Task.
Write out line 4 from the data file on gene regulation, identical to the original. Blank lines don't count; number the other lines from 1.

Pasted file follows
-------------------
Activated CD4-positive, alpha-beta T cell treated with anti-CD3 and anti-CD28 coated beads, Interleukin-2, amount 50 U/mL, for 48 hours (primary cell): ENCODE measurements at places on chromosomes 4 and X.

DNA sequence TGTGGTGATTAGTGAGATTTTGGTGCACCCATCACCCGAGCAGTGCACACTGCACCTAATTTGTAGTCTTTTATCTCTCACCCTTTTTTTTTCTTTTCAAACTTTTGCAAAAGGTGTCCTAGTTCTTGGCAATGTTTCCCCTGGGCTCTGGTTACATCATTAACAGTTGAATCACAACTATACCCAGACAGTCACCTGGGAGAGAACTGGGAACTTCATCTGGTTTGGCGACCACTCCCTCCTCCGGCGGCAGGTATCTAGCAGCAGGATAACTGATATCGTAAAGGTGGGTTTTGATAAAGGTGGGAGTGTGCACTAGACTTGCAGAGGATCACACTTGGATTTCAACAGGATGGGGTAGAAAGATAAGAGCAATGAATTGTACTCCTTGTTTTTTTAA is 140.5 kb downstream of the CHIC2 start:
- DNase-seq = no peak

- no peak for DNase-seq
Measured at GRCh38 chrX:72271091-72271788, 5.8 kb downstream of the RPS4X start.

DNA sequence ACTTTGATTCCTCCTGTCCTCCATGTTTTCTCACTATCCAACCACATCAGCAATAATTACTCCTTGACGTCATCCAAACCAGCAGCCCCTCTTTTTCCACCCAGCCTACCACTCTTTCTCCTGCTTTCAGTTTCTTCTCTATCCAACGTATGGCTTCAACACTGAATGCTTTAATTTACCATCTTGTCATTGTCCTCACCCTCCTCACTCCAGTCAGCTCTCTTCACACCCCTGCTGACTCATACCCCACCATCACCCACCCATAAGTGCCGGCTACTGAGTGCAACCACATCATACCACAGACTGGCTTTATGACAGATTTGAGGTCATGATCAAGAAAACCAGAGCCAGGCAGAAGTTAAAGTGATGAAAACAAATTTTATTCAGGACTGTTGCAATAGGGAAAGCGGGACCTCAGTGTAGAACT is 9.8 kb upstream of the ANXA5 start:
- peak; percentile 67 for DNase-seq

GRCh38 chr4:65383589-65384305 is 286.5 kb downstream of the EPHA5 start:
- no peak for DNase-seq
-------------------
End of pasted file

- no peak for DNase-seq